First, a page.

Tiberius: Has History Been Unkind? Facts vs. Fiction

Tiberius was the second Emperor in a long line of Caesars. His troublesome reputation shows the uncertainty of the past as ‘fact.’

Sep 16, 2021By Bethany Williams
young tiberius with tightrope walker audience capri siemiradzki
Young Tiberius,c. A.D. 4-14, via The British Museum; with The Tightrope Walker’s Audience in Capri by Henryk Siemiradzki, 1898, via Wikimedia Commons

 

The lives of the Caesars have generated much debate. Tiberius in particular is an intriguing figure who evades conclusion. Did he resent power? Was his reluctance an act? The role of the media and gossip in the presentation of people in power has always had a consequential effect. Despite the clear successes of Rome during Tiberius’ reign, history appears to focus on his reputation as a violent, perverse, and reluctant ruler. How well did historians writing years after Tiberius’ reign truly know the Emperor’s character? In many cases, word of mouth has become convoluted and distorted over time, making it very difficult to say with certainty what such a person was truly like.

 

Who Was Tiberius?

young tiberius marble bust
Young Tiberius,c. A.D. 4-14, via The British Museum

 

Tiberius was the second Emperor of Rome, reigning from A.D. 14-37. He succeeded Augustus, who founded the Julio-Claudian dynasty. Tiberius was the stepson of Augustus, and their relationship is hotly debated by historians. Many believe that Augustus forced the succession of the Empire onto Tiberius, and that he hated him for it. Others believe Augustus was working closely with Tiberius to ensure his succession, whilst trying to make it appear otherwise. The impact of their relationship will be returned to in due course, as we will start with Tiberius’ childhood.

 

Tiberius’s mother, Livia, married Augustus when Tiberius was three years old. His younger brother, Drusus, was born in the January of 38 B.C., just a few days before Livia’s marriage to Augustus. According to Suetonius, Livia’s first husband and the father of her two children, Tiberius Claudius Nero, was either persuaded or forced by Augustus to hand over his wife. Whatever the case, the historian Cassius Dio writes that Tiberius Senior was present at the wedding and gave Livia away like a father would.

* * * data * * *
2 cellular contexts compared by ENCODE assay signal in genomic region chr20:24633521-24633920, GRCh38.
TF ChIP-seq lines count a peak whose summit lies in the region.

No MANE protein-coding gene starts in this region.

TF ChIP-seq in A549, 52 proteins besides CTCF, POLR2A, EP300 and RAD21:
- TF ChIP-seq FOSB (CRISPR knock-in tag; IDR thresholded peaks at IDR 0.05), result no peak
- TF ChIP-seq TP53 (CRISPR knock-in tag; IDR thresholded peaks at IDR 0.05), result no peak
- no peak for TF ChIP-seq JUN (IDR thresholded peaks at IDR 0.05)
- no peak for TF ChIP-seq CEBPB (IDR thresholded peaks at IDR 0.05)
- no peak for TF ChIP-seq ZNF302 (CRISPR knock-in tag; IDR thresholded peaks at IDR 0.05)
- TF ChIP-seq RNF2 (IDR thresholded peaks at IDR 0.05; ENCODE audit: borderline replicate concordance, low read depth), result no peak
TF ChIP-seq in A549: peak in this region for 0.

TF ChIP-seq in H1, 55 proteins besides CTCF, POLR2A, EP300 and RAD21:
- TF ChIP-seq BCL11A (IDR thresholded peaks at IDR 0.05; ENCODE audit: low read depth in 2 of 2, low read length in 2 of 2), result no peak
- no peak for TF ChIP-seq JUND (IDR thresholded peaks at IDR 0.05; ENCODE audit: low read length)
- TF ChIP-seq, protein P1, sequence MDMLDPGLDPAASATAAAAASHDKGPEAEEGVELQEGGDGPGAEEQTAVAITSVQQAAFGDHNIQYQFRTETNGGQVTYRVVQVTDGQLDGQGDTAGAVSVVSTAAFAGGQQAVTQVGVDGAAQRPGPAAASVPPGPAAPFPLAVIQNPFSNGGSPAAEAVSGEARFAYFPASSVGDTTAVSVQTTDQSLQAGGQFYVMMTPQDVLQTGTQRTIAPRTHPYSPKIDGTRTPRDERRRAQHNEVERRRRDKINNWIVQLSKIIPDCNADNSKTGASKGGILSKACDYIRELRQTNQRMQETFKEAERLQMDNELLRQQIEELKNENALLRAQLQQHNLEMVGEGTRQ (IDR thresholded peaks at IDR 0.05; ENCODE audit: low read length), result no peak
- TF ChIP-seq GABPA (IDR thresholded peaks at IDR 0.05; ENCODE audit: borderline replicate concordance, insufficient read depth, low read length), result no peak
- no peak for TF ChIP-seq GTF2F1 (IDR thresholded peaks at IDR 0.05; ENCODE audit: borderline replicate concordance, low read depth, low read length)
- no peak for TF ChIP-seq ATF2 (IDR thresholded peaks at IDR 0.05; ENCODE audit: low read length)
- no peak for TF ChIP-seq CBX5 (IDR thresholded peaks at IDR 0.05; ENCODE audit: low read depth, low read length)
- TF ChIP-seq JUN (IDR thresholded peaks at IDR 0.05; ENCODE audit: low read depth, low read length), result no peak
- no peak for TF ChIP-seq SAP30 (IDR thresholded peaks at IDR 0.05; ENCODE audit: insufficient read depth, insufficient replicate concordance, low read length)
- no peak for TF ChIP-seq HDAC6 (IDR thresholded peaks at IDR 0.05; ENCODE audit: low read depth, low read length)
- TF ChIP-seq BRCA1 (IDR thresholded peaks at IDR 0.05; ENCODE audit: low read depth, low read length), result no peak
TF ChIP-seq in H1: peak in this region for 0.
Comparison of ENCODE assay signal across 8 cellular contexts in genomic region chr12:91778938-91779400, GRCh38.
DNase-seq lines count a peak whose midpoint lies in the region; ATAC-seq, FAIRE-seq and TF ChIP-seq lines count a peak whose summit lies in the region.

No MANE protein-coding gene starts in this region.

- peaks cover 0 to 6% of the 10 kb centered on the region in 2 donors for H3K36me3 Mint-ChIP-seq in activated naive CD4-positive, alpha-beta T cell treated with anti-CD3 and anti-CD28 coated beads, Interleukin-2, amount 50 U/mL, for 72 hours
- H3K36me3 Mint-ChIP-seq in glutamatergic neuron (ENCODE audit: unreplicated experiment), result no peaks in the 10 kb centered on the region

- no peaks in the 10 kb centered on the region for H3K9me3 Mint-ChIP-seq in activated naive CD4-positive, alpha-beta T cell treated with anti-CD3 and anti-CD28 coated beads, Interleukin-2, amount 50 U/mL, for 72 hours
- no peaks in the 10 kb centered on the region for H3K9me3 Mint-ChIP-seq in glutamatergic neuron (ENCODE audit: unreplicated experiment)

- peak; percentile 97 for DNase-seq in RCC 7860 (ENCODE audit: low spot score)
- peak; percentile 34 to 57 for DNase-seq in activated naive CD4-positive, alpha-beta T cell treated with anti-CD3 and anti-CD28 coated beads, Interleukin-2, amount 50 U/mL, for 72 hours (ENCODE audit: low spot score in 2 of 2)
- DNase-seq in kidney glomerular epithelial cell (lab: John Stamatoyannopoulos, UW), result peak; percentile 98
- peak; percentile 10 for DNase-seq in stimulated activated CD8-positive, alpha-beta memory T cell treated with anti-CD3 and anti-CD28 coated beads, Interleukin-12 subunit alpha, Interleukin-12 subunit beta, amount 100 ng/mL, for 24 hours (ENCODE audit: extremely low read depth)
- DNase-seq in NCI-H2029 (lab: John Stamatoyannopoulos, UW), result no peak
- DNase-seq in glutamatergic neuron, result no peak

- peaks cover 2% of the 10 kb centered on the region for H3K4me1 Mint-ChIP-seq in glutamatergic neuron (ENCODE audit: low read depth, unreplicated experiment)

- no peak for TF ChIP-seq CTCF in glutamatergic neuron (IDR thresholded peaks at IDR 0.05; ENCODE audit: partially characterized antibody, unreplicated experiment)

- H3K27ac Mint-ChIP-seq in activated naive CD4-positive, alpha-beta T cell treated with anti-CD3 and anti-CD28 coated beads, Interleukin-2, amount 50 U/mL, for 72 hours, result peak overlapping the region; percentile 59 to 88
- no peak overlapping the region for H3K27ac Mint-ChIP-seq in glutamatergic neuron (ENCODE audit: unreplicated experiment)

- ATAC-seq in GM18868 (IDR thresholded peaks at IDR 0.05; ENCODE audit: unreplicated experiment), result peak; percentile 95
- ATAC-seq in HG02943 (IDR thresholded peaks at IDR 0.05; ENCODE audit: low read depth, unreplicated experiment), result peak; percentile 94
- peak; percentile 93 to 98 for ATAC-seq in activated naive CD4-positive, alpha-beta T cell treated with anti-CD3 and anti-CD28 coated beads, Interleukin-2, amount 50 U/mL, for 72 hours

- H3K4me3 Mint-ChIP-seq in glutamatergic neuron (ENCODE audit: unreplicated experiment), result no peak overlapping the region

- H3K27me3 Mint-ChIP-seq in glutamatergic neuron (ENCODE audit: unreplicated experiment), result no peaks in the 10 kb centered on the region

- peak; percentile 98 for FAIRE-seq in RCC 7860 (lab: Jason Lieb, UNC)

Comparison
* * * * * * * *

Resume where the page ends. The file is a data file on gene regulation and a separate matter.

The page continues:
Tiberius and Drusus lived with their paternal father until his death. At this time, Tiberius was nine, so he and his brother went to live with their mother and stepfather. Tiberius’ lineage was already a factor that could have contributed to his negative reputation when joining the dynasty.

 

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His father had been part of the Claudii line, which was the opposing household name that competed with the Julii, the Emperor Augustus’ family. The historian Tacitus, who recorded much of Tiberius’ life, shows bias in his account against the Claudii; he criticizes the family frequently and calls them “haughty.”

 

Tiberius On The Rise

roman eagle statue
Bronze Roman Eagle Statue, A.D. 100-200, via Getty Museum, Los Angeles, via Google Arts & Culture

 

In the lead up to the succession, Augustus had many heirs. Unfortunately, Augustus’ wide pool of candidates suspiciously died one after the other. These deaths were deemed as “accidental” or “natural” yet historians speculate whether they were in fact murders. Some suspect that Livia orchestrated these deaths so that Tiberius would be guaranteed power. All the while, Augustus worked to elevate Tiberius’ position within the Empire so that the people would gladly accept his succession. The smoother the succession, the better the preservation of the Empire.

 

Augustus gave Tiberius many powers, but he most excelled during his military campaigns. He was a very successful military leader, quelling mutinies and strengthening the borders of the empire in successive decisive campaigns. He campaigned in Armenia to strengthen the Roman-Parthian border. Whilst there, he managed to regain the Roman standards — golden eagles — that Crassus had previously lost in war. These standards were especially significant as representations of the power and might of the Roman Empire.